Swirls near Mare Marginis on the eastern limb (20˚N, 90˚E) of the Moon.  This region hosts magnetic anomalies, grooved terrain, and is antipodal to the youngest basin on the Moon, Orientale.  The origin of lunar swirls is still unknown.

Swirling Controversy

The origins of strange swirl-like markings on the lunar surface are still mysterious.

Cartoon showing the interaction of the solid Moon with the particles, fields and dust that make up the lunar exosphere.

A Dust Cloud Around the Moon

Who ever said that space is empty?

The far side of the Moon, a mosaic of Lunar Reconnaissance Orbiter wide-angle camera images.

China and the “Dark Side”

A proposed Chinese mission to the Moon’s hidden hemisphere.

A way station and staging area for human missions to Mars and other deep space destinations could be positioned at an Earth-Moon libration point. This artwork shows a staging node at L-1.

The Lunar “Distraction”

Far from being a detour, the Moon is a critical stepping stone to Mars.

Science Publishing -- Some Skepticism Required

Although the volume of published scientific papers is increasing, fewer and fewer may actually be read.


Yutu Peers Inside the Moon

Data from the Chinese Chang’E 3 lander show what’s under the lunar surface.


Ancient Life on the Moon — From Earth

The possibility that terrestrial fossils are preserved in Moon rocks makes lunar exploration even more appealing.

Dr. B. Ray Hawke on the rim of Kilauea Caldera, Hawaii Volcanoes National Park, 1984.

B. Ray Hawke, Lunar Geologist

Remembering a valued collaborator and friend.


The Mystery of Lunar Layers

Stratigraphy on the Moon is key to understanding its geological history.

Artist's conception of the Orion spacecraft and Delta upper stage in orbit during the EFT-1 (Exploration Flight Test-1) test scheduled for December 4.

The Flight of Orion

A new spacecraft takes flight, but to where?

A view of the Earth-Moon system from the Chang’E 5 Test mission.  The large dark area near the center of the Moon’s far side is Mare Moscoviense.

China is Now Positioned to Dominate the Moon

What are they up to?

Ina, an unusual depression about 3 km across near the center of the near side of the Moon. The smooth areas appear to lie on top of the rough surface; analysis of this feature suggests an age of about 30 million years, astonishingly young in lunar terms.

Lunar Volcanism: How Recent is Recent?

New work suggests that lavas were erupted on the Moon less than 100 million years ago.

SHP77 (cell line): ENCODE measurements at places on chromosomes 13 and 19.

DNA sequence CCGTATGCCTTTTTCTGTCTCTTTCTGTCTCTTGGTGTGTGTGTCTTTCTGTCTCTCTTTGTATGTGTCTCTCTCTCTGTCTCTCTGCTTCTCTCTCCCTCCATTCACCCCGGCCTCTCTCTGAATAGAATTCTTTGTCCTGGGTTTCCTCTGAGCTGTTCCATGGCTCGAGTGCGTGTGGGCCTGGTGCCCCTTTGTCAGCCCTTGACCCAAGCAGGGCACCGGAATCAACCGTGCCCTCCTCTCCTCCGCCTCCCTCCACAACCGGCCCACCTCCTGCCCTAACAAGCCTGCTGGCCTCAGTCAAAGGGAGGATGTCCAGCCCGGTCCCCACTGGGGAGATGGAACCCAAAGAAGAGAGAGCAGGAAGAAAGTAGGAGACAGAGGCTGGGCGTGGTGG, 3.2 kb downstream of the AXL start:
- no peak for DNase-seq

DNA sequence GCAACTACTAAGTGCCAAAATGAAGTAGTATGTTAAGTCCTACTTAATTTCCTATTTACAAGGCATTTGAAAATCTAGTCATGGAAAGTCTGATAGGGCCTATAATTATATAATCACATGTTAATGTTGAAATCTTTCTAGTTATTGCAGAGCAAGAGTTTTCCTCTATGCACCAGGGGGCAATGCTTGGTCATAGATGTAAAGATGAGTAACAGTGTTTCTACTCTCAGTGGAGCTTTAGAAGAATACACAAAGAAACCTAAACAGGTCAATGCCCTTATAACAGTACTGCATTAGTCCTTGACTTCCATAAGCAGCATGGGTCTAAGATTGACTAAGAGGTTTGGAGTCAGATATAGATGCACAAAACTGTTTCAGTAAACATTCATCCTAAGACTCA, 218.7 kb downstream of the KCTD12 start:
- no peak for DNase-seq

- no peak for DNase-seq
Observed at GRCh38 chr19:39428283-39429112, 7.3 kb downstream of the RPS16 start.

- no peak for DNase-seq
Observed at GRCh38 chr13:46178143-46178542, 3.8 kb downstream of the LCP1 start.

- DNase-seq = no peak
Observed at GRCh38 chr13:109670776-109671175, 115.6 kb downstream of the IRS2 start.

Start at the Apollo 11 landing site, end at the North Pole.

A Road Trip on the Moon

Sightseeing tips for a lunar vacation

Sawn slab of NWA5000, a meteorite identified as coming from the Moon. Note the large white clasts (click here for the full-size photo) ; these are igneous rocks, similar to others recognized from the lunar highlands. Note the small brown grains of metal (kamacite) in the white rocks, surrounded by dark brown stains (rust). Metal grains found in igneous crustal rocks are virtually unknown in the Apollo samples.

Undocumented Alien

Meteorite NWA5000 is beautiful – but is it from the Moon?

Asteroid 253 Mathilde, as seen by the Shoemaker-NEAR spacecraft in 1997. This asteroid is a C-type, which is the likely class of object to contain chemically bound water.

Moon First—Mine the Asteroids Later

Let’s learn how to extract space resources closer to home.

Earth prototype of the Resource Prospector rover (carrying the RESOLVE payload) and lander during recent field tests at Mauna Kea, Hawaii.

Prospecting the Moon’s Poles

An early look at NASA plans to start assaying lunar resources.

The Apollo 15 Lunar Roving Vehicle at the edge of the sinuous Rima Hadley, July 30, 1971.

Apollo 15 and The Power of Inspiration

Finding a career in the mountains of the Moon

The far side of the Moon from two spacecraft. The Lunar Reconnaissance Orbiter (left) mapped the far side at a variety of sun angles, allowing us to observe the morphology of the surface. Clementine mapped the Moon at high sun angles, emphasizing albedo contrasts. Both views show that this side of the Moon has much less dark, smooth maria than does the near side.

Fifty Shades of Darkness

A new explanation of the Moon’s early history is more confusing than illuminating.


Gordon Swann, Geology Teacher to the Astronauts

Remembering a pioneer of lunar exploration.

Newly obtained image of Earthrise over the north pole of the Moon, taken by the Lunar Reconnaissance Orbiter spacecraft.

Earth Rising

Earth as seen from the Moon is always in the same place – true or false? It depends.

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